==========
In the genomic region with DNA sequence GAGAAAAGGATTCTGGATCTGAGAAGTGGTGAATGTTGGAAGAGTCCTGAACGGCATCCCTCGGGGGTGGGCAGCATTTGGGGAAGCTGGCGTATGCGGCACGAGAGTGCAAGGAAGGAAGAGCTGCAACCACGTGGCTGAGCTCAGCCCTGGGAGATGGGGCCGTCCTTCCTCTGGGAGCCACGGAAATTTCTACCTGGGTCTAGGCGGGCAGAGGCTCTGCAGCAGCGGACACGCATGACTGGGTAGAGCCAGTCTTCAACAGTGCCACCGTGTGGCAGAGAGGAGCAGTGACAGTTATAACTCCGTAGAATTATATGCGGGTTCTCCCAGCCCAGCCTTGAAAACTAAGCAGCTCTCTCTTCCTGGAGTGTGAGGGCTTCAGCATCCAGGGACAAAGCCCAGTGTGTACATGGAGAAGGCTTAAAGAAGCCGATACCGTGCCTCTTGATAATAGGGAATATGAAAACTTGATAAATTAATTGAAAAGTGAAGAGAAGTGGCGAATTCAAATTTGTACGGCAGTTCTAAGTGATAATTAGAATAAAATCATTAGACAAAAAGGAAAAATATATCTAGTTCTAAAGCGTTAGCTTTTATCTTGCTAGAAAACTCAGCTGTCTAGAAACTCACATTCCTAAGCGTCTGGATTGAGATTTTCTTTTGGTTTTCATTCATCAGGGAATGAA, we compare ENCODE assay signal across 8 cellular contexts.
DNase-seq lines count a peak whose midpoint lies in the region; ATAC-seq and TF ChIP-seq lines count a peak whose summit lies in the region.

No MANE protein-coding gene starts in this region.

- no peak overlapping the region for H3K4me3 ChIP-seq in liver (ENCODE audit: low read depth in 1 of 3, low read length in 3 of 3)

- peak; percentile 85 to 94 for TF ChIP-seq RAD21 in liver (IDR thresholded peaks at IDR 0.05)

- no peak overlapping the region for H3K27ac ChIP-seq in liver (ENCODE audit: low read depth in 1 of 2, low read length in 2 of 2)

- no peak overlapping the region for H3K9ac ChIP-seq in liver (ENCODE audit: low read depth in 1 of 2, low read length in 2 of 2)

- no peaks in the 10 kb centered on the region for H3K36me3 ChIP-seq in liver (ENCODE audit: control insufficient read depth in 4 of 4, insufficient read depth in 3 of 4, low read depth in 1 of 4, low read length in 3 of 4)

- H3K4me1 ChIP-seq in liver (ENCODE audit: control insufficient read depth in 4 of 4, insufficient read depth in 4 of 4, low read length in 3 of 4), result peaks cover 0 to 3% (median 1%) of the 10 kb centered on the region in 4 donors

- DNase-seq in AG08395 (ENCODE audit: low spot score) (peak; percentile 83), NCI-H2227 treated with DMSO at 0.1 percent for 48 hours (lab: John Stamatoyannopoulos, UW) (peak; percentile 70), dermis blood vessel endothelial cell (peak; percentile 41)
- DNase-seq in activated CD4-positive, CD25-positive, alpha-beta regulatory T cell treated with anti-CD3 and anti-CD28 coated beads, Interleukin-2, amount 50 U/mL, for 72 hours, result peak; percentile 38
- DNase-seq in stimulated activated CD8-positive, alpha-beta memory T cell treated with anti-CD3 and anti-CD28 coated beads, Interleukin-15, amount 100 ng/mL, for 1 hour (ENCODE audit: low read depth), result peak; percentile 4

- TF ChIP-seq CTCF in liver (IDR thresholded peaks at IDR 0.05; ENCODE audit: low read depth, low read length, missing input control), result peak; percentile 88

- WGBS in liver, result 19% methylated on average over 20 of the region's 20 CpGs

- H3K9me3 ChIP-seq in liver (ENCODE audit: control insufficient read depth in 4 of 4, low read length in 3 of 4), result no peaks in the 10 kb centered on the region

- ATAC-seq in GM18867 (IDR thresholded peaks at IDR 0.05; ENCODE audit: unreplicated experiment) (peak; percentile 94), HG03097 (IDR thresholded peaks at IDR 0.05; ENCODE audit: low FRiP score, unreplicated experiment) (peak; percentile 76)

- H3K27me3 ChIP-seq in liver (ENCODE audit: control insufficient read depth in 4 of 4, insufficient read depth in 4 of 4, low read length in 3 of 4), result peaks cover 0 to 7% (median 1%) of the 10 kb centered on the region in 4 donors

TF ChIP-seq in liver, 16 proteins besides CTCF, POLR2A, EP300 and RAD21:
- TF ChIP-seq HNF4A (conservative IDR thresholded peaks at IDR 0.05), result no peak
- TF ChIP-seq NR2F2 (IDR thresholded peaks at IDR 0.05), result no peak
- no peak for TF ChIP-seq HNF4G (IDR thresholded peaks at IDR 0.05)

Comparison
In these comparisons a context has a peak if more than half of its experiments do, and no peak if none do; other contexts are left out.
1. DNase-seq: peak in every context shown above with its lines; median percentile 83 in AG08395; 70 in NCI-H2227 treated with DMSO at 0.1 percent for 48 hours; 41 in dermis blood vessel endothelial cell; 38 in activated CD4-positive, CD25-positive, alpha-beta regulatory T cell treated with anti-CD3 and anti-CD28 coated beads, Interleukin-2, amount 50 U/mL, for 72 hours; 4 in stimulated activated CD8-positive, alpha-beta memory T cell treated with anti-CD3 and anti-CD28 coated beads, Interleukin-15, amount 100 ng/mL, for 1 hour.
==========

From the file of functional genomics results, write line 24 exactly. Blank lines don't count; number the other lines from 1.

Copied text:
1. DNase-seq: peak in every context shown above with its lines; median percentile 83 in AG08395; 70 in NCI-H2227 treated with DMSO at 0.1 percent for 48 hours; 41 in dermis blood vessel endothelial cell; 38 in activated CD4-positive, CD25-positive, alpha-beta regulatory T cell treated with anti-CD3 and anti-CD28 coated beads, Interleukin-2, amount 50 U/mL, for 72 hours; 4 in stimulated activated CD8-positive, alpha-beta memory T cell treated with anti-CD3 and anti-CD28 coated beads, Interleukin-15, amount 100 ng/mL, for 1 hour.